China’s Demand For Beef Weakens Under Coronavirus
China’s beef imports increased 60% last year as the country sought to replace its protein supplies decimated by African Swine Fever (ASF). That China had become the world’s largest beef importer had beef producing nation’s salivating – including the U.S., which shipped roughly $70 million of beef to China in 2019, though that represents less than 1% of China’s beef imports.
The five nations shipping the most beef to China last year were Brazil, Australia, Uruguay, New Zealand and Argentina.
But the world’s largest potential market for beef seems to be shrinking under the strain of the cornonavirus. Private surveys indicated China’s manufacturing activity slumped dramatically in February. One index – called the Caixin/Markit Manufacturing Purchasing Manager’s Index (PMI) – was recorded at 40.3 for February – the lowest reading since the survey was launched in 2004.
China’s “supply and demand sides both weakened,” Zhengsheng Zhong, chief economist at CEBM Group, said in a press release. “Supply chains became stagnant, and there was a big backlog of previous orders.”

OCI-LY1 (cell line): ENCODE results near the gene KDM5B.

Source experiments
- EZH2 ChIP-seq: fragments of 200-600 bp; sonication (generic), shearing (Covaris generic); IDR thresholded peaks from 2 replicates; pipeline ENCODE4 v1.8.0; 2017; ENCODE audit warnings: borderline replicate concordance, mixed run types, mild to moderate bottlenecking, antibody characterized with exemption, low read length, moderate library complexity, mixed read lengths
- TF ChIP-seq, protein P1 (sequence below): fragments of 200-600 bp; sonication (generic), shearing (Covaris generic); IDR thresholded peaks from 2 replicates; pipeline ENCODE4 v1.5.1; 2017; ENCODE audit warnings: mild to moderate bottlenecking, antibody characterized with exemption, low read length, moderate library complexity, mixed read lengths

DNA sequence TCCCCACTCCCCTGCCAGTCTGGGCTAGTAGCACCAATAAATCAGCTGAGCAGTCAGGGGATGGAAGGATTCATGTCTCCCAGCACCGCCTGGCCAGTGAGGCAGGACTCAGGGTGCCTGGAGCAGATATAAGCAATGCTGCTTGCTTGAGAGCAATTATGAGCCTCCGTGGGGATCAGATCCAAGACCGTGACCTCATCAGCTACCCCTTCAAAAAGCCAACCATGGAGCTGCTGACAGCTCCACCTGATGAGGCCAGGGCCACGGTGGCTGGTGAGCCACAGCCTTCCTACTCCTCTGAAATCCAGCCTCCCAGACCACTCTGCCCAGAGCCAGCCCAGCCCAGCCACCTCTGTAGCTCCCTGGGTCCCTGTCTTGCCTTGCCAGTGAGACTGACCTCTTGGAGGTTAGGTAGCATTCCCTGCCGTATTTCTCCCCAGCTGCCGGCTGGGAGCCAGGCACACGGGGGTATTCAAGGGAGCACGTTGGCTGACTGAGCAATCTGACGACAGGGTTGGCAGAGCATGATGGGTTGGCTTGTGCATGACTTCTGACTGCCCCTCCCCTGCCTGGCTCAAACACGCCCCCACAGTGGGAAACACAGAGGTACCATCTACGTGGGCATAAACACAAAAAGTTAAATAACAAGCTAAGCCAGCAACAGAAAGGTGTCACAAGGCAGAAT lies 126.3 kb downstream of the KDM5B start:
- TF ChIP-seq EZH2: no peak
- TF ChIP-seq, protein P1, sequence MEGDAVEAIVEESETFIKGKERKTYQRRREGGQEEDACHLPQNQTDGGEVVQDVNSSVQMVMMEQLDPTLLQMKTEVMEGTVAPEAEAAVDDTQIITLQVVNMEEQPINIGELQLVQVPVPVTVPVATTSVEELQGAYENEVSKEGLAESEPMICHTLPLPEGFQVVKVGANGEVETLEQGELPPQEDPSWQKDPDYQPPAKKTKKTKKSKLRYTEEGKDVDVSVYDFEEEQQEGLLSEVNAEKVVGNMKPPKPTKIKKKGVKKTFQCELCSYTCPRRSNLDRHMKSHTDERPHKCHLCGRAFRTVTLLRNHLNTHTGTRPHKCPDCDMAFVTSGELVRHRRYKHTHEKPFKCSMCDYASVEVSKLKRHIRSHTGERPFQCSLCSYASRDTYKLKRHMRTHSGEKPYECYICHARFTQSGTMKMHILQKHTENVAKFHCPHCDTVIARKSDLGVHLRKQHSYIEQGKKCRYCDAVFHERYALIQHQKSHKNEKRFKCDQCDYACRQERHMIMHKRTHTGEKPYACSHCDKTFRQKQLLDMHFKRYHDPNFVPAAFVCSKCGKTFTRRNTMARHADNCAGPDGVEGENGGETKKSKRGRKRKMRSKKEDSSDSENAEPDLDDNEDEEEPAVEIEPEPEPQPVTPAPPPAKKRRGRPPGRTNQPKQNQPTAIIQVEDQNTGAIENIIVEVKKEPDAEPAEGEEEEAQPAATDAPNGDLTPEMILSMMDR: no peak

Seeking to control the fast-spreading virus, China’s government locked down cities for weeks and enforced wide-scale quarantines. Foodservice activity has been greatly reduced as many restaurants and stores are closed.
The impact on beef imports has been substantial. Three-quarters of Argentina’s beef exports went to China last year, some 408,500 metric tons of frozen product worth $2 billion. Sales of Argentine beef in China fell almost one-third during January.
“The market has totally changed,” Marioa Ravettino, head of the consortium of Argentine meat exporters told Reuters. He said Chinese importers are looking to renegotiate deals to lower prices amid the negative effects of to coronavirus on ports activity.
In a report released last week, Rabobank analysts said they expect China’s beef imports will be slowed by the coronavirus the first half of 2020.
“Food service outlets will likely remain closed in some regions into March, while in other regions people may avoid eating out together,” the Rabobank analysts said. Some sectors such as food service and tourism may remain disrupted through April or May, even if the virus is brought under control.